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Local athlete competes at Olympic Trials

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Chelsea Conway competes in the 2021 women’s Race Walk 20k Olympic Trial event. PHOTO COURTESY OF CHELSEA CONWAY

By Gabrielle Gasser EBS STAFF

BIG SKY – For part-time Big Sky resident Chelsea Conway, the Olympics have always been just on the horizon. 

As a competitive race walker, a sport that isn’t well-known but boasts deep historical roots, Conway has battled injuries and bad timing, and in June of this year, she came within inches of a spot in Tokyo, placing 10th in the 20k women’s race at the Olympic Trials in Eugene, Oregon – just five years after she came in 45 seconds shy of making the team at the Trials in 2016. Now, the 32-year-old CEO must decide if she’ll continue the challenging path to becoming a bona fide Olympian. 

Conway’s career as a race walker began in junior high school when she started track, later transitioning to race walking as a sophomore. Growing up in Rochester, New York, Conway said she was lucky to attend a high school that offered race walking since many places don’t have it.

By the end of high school, Conway had racked up three All-American finishes. While working toward her undergraduate degree from Lindsey Wilson College in Kentucky, Conway garnered three collegiate All-American finishes. After graduating, she took her skills to the national stage. 

“In 2011 I qualified for the outdoor nationals, so that was my first year competing at the highest USA level,” Conway said. “I started training for the 2012 Olympic Trials, and from there, I ended up breaking my leg the February before the Olympic Trials so I was out of commission.”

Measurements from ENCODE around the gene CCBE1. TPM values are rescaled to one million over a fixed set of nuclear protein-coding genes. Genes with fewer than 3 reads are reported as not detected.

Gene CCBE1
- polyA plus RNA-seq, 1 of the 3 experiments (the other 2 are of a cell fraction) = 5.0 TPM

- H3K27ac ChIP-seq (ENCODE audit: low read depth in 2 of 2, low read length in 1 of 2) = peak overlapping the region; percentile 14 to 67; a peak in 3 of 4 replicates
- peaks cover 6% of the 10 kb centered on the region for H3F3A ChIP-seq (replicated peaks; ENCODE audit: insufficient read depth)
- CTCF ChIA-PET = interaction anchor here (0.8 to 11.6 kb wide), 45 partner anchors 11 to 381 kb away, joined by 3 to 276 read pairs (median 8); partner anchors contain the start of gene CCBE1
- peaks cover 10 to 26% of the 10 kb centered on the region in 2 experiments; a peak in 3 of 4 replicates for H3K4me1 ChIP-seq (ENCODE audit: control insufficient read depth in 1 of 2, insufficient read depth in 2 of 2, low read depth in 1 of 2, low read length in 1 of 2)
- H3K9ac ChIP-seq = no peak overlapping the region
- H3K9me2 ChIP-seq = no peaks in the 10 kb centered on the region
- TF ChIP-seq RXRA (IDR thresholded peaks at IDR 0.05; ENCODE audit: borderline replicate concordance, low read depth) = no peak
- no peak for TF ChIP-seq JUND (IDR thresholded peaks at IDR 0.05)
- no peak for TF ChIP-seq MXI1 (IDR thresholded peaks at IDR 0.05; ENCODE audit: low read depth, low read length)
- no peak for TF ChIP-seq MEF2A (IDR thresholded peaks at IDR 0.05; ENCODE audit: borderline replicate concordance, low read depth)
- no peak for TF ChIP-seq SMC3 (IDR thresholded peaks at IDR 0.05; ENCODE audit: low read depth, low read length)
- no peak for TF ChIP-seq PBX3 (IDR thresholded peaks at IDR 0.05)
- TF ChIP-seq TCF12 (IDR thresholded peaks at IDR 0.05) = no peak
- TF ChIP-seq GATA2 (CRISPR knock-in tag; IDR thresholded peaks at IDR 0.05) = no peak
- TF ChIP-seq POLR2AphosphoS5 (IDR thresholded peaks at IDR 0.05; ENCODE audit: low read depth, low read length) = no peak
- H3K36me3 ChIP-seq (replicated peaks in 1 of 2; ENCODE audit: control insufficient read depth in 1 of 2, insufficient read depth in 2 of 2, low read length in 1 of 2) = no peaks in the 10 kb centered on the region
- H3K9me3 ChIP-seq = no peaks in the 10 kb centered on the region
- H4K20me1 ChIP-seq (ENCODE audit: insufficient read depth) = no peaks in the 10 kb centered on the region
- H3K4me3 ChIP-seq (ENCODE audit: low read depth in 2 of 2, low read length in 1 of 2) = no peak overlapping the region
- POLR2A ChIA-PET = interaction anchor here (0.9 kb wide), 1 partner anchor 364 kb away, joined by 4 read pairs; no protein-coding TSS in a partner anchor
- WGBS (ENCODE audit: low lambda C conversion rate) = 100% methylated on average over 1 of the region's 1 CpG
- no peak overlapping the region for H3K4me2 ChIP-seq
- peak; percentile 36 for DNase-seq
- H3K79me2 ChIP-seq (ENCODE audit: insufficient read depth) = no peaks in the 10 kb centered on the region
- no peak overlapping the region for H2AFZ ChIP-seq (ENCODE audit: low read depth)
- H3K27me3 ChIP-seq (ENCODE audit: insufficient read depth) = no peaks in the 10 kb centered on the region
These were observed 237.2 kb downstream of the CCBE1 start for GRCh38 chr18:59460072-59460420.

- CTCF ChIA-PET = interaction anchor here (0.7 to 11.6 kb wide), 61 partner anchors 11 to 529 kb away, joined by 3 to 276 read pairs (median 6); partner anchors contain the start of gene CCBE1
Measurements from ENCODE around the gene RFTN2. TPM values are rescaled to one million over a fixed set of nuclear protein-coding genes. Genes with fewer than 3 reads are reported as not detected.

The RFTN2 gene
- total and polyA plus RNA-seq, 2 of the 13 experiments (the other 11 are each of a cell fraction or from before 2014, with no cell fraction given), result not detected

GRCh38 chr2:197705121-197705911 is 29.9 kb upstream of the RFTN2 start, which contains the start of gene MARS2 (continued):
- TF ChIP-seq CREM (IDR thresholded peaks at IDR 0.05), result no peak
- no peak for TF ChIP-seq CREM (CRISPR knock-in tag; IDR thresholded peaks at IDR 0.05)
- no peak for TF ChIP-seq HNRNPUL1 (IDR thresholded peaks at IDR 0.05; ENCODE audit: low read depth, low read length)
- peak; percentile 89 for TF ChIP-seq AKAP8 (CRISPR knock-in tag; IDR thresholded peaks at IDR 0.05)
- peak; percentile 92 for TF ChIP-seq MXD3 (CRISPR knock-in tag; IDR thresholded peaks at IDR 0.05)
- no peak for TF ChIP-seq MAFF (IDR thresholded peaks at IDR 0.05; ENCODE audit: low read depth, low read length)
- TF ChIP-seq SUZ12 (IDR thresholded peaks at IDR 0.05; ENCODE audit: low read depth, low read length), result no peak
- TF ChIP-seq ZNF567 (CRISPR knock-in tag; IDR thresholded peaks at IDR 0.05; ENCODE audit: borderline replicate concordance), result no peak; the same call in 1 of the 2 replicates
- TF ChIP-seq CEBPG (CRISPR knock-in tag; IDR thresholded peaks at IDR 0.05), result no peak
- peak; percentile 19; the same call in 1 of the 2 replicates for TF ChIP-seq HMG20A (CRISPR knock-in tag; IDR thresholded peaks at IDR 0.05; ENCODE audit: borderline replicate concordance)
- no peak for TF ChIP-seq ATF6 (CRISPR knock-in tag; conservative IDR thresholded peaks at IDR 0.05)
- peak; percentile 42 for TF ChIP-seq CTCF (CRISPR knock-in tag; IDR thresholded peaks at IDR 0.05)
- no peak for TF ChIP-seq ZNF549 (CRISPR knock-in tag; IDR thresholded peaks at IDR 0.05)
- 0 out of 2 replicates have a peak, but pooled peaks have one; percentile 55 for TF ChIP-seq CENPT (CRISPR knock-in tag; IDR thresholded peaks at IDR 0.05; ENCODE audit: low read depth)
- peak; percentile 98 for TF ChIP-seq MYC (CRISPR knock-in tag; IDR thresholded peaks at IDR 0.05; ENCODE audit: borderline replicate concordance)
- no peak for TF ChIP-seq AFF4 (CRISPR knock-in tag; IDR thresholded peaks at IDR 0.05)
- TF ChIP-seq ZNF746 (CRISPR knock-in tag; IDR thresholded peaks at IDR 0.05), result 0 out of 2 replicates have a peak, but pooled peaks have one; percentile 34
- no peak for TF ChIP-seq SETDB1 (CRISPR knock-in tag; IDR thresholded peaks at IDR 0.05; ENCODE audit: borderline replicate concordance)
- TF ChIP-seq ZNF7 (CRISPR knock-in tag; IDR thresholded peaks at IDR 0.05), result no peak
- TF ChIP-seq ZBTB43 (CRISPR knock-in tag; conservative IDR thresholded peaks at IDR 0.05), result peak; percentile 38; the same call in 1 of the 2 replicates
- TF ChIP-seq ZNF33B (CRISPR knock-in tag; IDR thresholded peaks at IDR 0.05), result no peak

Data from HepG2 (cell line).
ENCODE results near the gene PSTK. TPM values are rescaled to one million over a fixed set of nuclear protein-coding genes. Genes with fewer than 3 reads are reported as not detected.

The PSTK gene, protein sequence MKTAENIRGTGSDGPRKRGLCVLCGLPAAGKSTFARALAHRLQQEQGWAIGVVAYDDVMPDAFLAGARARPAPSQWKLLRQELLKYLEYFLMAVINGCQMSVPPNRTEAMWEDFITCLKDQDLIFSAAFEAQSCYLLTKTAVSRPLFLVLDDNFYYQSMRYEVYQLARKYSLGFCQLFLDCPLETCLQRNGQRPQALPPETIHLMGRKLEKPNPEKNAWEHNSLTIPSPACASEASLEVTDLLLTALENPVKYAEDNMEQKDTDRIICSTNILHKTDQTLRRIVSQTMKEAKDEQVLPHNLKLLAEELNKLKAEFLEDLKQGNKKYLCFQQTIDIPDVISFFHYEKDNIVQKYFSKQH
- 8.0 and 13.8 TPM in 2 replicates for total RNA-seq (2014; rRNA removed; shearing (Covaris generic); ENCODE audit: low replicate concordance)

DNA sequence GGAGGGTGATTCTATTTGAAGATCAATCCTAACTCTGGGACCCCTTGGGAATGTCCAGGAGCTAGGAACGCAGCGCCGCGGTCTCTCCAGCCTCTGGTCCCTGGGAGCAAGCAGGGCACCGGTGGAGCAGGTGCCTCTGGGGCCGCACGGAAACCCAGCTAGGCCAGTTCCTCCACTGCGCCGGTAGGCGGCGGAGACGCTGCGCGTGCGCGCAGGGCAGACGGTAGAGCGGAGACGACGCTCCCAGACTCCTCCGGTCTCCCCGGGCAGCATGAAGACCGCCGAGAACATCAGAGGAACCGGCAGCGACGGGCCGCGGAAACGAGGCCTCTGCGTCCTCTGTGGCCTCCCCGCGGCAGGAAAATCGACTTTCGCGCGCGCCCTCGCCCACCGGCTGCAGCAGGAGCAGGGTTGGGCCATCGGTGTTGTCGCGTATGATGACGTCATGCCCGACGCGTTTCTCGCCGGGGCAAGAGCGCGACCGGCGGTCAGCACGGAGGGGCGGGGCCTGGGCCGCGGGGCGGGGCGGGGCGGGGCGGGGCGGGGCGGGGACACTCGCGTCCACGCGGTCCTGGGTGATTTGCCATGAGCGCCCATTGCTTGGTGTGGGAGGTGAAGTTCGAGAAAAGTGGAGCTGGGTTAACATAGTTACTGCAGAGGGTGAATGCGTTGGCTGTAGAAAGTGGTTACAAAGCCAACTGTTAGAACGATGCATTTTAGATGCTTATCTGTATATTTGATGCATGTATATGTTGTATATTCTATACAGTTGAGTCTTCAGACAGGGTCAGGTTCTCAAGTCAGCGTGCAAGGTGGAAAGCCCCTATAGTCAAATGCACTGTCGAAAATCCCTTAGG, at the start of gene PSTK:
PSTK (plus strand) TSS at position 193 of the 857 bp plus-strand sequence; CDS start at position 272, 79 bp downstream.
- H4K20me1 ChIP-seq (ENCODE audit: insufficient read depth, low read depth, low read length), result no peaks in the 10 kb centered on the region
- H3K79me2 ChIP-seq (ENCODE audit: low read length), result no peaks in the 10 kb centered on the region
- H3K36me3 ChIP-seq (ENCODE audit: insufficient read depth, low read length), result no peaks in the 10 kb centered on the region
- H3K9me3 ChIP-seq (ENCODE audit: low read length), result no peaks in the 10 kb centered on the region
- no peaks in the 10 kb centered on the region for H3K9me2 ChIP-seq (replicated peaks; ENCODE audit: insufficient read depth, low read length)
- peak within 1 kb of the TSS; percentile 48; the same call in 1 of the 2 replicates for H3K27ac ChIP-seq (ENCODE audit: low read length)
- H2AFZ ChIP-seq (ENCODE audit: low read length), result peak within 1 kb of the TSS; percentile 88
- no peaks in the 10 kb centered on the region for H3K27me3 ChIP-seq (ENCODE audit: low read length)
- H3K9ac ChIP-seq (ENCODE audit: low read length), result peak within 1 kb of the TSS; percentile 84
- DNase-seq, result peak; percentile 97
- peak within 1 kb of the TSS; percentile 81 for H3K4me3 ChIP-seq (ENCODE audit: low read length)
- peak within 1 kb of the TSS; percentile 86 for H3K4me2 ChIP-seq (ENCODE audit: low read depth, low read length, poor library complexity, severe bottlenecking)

At that point, Conway changed course and earned her MBA from the University of Denver to better help her manage her family’s business, Conway Beam Truck Group, a commercial truck dealership in Upstate New York.

In 2012 while she was in school, Conway’s family bought a house in Big Sky. A year later, she spent her spring break at the new family home and tore her ACL while skiing, just months after rehabbing her broken leg. 

“At that point the doctors were indicating that they didn’t think I’d be able to race walk again just because between the two injuries, it was pretty tough on the sport,” Conway said. 

There are two rules in Race Walking. The first is that athletes must always have one foot in contact with the ground at all times, the second is that the knee of the athlete’s advanced leg must not bend and the leg must straighten as their body passes over it.

With a torn ACL and compromised range of motion, complying with these rules was made much more difficult because she couldn’t keep her leg straight.

Conway moved back to Rochester after graduate school to immerse herself in the family business. Though she’d stepped into a larger role in Conway Beam Truck Group, Conway began training for race walking again and eventually reached the professional level for the second time in 2015, narrowly missing a chance to compete in the 2016 Olympic Trials.